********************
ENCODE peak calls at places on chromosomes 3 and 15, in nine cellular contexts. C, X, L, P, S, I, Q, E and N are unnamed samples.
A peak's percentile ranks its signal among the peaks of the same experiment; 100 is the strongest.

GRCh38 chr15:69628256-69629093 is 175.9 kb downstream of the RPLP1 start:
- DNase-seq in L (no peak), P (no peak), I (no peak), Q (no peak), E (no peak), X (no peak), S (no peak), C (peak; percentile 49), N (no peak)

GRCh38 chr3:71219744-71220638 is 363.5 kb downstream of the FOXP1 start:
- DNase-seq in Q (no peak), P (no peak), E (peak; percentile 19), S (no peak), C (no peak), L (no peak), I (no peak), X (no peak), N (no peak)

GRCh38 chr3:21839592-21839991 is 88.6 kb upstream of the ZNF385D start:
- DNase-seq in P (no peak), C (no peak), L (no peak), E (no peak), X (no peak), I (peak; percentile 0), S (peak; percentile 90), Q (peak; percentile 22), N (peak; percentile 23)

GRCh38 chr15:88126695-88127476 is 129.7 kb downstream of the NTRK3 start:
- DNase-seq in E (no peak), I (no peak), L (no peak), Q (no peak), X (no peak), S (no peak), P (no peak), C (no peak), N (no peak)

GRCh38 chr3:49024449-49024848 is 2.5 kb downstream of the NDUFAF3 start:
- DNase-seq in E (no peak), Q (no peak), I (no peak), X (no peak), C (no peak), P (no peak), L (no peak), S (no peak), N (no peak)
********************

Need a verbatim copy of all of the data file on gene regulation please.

ENCODE peak calls at places on chromosomes 3 and 15, in nine cellular contexts. C, X, L, P, S, I, Q, E and N are unnamed samples.
A peak's percentile ranks its signal among the peaks of the same experiment; 100 is the strongest.

GRCh38 chr15:69628256-69629093 is 175.9 kb downstream of the RPLP1 start:
- DNase-seq in L (no peak), P (no peak), I (no peak), Q (no peak), E (no peak), X (no peak), S (no peak), C (peak; percentile 49), N (no peak)

GRCh38 chr3:71219744-71220638 is 363.5 kb downstream of the FOXP1 start:
- DNase-seq in Q (no peak), P (no peak), E (peak; percentile 19), S (no peak), C (no peak), L (no peak), I (no peak), X (no peak), N (no peak)

GRCh38 chr3:21839592-21839991 is 88.6 kb upstream of the ZNF385D start:
- DNase-seq in P (no peak), C (no peak), L (no peak), E (no peak), X (no peak), I (peak; percentile 0), S (peak; percentile 90), Q (peak; percentile 22), N (peak; percentile 23)

GRCh38 chr15:88126695-88127476 is 129.7 kb downstream of the NTRK3 start:
- DNase-seq in E (no peak), I (no peak), L (no peak), Q (no peak), X (no peak), S (no peak), P (no peak), C (no peak), N (no peak)

GRCh38 chr3:49024449-49024848 is 2.5 kb downstream of the NDUFAF3 start:
- DNase-seq in E (no peak), Q (no peak), I (no peak), X (no peak), C (no peak), P (no peak), L (no peak), S (no peak), N (no peak)